Macbeth was wrong when he said that life is a tale told by an idiot that means nothing. However, Macbeth’s problem was that he could not see the power of love that fills the whole world. the main purpose of our lives is to love. To love God and to love our fellow human beings. Our life's author is God himself, and his meaning is always love. The funerals I conduct which are imbued with joy are the ones of people who have known love and who have given love to others. If they have achieved nothing else in life accept the love of their friends and family and of God, then they have achieved enough, because their love will carry them forward into a new life where they shall discover the reason for everything. However, those who turn their backs on love, turn their backs on God himself, because God is love, for them life is a waste of time, a tragic waste of time.

So it is very important that we encourage one another to find God’s loving purpose in our lives and to reflect God’s love in our own lives. It is so important because it is, quite literally, a matter of life or death.



  1. This is very hard news. I am sure I will not be alone in holding you in my prayers now and as you move through the apparent darkness ahead. Don’t forget how much we love you.

  2. Amen. Excellent sermon.

    Jonathan, this sermon bears witness that you are rooted in Gospel. May that rooting hold you steady in the days ahead.

    You are in my prayers as things unfold.

  3. You know what i think.

    BTW – as helpful to read the sermon as it was to hear it.

    God bless


  4. And PS: Yes, we are spiritually walking through the valley with you, never forget that.

    I just wish there was something more concrete that we could do.

  5. MP, your understanding of the heart of the gospel has helped me keep my own faith alive, when so much else about the church is disillusioning. You are loved by your virtual parish!

    wv: “suselyte” – a boy acolyte named Sue?

  6. You spoke your truth to the truth of the Gospel, the truth of the situation in the parish and the truth of “the powers that be”.

    Doesn’t get much better than that, m’dear. Bravo! Well done. And, prayers for all the hearts – including yours – that are sad and broken tonight.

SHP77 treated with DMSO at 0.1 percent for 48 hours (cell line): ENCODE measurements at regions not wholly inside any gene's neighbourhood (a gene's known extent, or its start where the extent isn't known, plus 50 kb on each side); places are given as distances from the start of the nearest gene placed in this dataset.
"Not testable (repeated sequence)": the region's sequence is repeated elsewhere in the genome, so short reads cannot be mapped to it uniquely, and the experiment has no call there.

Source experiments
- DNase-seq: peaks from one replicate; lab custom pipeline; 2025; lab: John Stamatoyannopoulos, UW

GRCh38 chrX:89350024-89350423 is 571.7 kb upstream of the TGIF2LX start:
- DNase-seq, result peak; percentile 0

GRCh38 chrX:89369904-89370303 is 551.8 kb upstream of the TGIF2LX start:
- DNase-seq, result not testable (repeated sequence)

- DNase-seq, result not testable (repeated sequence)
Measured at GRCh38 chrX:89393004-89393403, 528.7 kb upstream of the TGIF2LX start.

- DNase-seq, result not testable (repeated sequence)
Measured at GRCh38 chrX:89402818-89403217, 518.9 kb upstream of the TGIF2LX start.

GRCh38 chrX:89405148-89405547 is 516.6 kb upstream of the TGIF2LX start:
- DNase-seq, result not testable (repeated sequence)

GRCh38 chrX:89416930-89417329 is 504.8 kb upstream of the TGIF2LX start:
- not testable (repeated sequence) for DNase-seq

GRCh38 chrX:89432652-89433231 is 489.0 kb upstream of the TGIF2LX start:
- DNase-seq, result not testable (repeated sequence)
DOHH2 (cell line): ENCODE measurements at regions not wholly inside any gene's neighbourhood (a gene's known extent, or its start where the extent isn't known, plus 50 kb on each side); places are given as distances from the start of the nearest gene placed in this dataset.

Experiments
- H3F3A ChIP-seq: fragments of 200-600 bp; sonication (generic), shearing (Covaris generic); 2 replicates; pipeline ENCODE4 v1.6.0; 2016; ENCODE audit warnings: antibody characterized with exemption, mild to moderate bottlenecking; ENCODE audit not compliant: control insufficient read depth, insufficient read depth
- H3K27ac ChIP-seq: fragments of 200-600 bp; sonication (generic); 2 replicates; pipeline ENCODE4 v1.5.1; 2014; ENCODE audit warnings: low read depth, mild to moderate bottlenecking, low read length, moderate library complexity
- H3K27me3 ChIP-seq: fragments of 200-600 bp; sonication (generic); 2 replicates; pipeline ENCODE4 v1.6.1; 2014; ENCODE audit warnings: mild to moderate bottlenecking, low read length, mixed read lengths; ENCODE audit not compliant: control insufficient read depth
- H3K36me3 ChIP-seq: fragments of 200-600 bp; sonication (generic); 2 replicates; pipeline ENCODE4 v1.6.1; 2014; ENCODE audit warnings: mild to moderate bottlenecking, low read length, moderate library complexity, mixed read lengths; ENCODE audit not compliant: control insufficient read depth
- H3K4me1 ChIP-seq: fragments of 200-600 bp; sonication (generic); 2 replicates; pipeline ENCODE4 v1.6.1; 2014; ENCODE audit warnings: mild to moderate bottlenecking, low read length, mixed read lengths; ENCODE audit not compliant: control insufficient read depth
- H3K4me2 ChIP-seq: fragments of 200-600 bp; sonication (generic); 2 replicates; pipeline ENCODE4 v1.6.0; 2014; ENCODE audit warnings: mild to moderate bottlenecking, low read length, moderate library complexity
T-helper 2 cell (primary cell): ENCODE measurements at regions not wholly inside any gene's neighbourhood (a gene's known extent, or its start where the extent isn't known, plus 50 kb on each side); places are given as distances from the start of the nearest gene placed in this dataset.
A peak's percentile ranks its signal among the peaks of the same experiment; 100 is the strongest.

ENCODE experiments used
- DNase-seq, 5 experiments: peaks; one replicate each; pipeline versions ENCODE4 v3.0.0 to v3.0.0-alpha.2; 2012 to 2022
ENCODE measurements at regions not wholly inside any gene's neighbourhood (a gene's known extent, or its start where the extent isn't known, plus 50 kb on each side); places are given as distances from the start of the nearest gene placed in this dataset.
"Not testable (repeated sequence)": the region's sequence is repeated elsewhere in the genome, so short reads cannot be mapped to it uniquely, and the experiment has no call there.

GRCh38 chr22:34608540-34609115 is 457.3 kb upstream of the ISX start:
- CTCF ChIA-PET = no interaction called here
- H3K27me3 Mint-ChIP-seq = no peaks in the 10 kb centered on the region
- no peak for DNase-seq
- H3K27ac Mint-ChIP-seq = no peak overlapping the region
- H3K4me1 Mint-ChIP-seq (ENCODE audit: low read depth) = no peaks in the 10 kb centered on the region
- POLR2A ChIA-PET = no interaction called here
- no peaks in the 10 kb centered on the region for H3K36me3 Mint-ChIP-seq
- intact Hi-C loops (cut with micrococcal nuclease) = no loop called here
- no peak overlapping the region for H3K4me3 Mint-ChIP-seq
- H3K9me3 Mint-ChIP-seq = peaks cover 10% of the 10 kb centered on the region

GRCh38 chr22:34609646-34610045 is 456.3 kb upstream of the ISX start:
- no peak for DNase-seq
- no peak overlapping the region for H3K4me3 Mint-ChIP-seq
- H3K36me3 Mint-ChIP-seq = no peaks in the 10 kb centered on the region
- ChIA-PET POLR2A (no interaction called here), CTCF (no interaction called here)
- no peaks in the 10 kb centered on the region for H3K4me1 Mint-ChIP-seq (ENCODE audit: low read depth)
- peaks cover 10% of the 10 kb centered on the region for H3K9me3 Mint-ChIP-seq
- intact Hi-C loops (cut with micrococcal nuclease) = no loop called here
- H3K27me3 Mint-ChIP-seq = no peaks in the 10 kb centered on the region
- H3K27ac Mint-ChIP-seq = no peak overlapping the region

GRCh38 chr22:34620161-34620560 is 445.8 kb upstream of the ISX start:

7. Prayers with you Father J.

    As usual you get to the heart of it – we all pray that the Powers That Be will one day see this as well as us.


    w.v. dicars – oh dear, nuff said?

  8. Thank you for this wonderful sermon, MP. I look forward to seeing what God has in store for you, for surely it will be a new and exciting opportunity. And you remain in my prayers as the path to that new opportunity is, currently at least, rife with pain and sadness. I trust, however, it will not always be so.

  9. A wonderful sermon from an extraordinary priest. Thank you for sharing this. Prayers for your journey forward.

  10. Thank you for a marvelous sermon!

    You are loved and cherished, prayers as all moves forward into God’s unknowable future.

  11. Thank you for a marvelous sermon!

    You are loved and cherished, prayers as all moves forward into God’s unknowable future.

  12. Absolutely wonderful. Quite a lot to think about. Perhaps some day I will find it in me to let you know what I was thinking about before I read this sermon tonight. Thank you for putting this on-line. As always, you and Mrs. MP are in my prayers.

  13. My dear chap, I am so sorry. Chin up, and all that; the Lord will provide. But still. A bit of a bugger, isn’t it? Hymns, eh. Should scrap the lot of ’em and have a return to plainsong graduals if you ask me.

  14. I think it took a lot of courage to stand up in that pulpit & talk about the situation with such honesty and grace.

  15. Still wish you’d consider a position across the Pond. You’d fit right in here at my parish – we love a good sermon that makes you think, we (mostly) have a great sense of humor, and we’re all a bit nuts. 😉

    Prayers for you, my brother.

  16. The first provisional bishop of the Continuing Episcopal Diocese of Ft. Worth (TEC – on the side of the angels) was writing a sermon when he was called to Ft. Worth by the Presiding Bishop. The sermon was entitled, “Go to Nineveh.” Bp. Gulick served superbly for several months before returning to Kentucky to be near his father, who was in bad health. The Diocese reorganized and took on new life under his leadership, and it continues to flourish under the current Provisional Bishop, +Wallis Ohl.

    You’ll find your Nineveh, I’m sure. Prayers will continue for you and Mrs. MP.

  17. A perfect Lenten lesson. I am sorry that Ruth’s article would seem to be about episcopal machinations, and not the Gospel truth that is apparent in your sermon, but I guess the two of you are reporting on two very different things.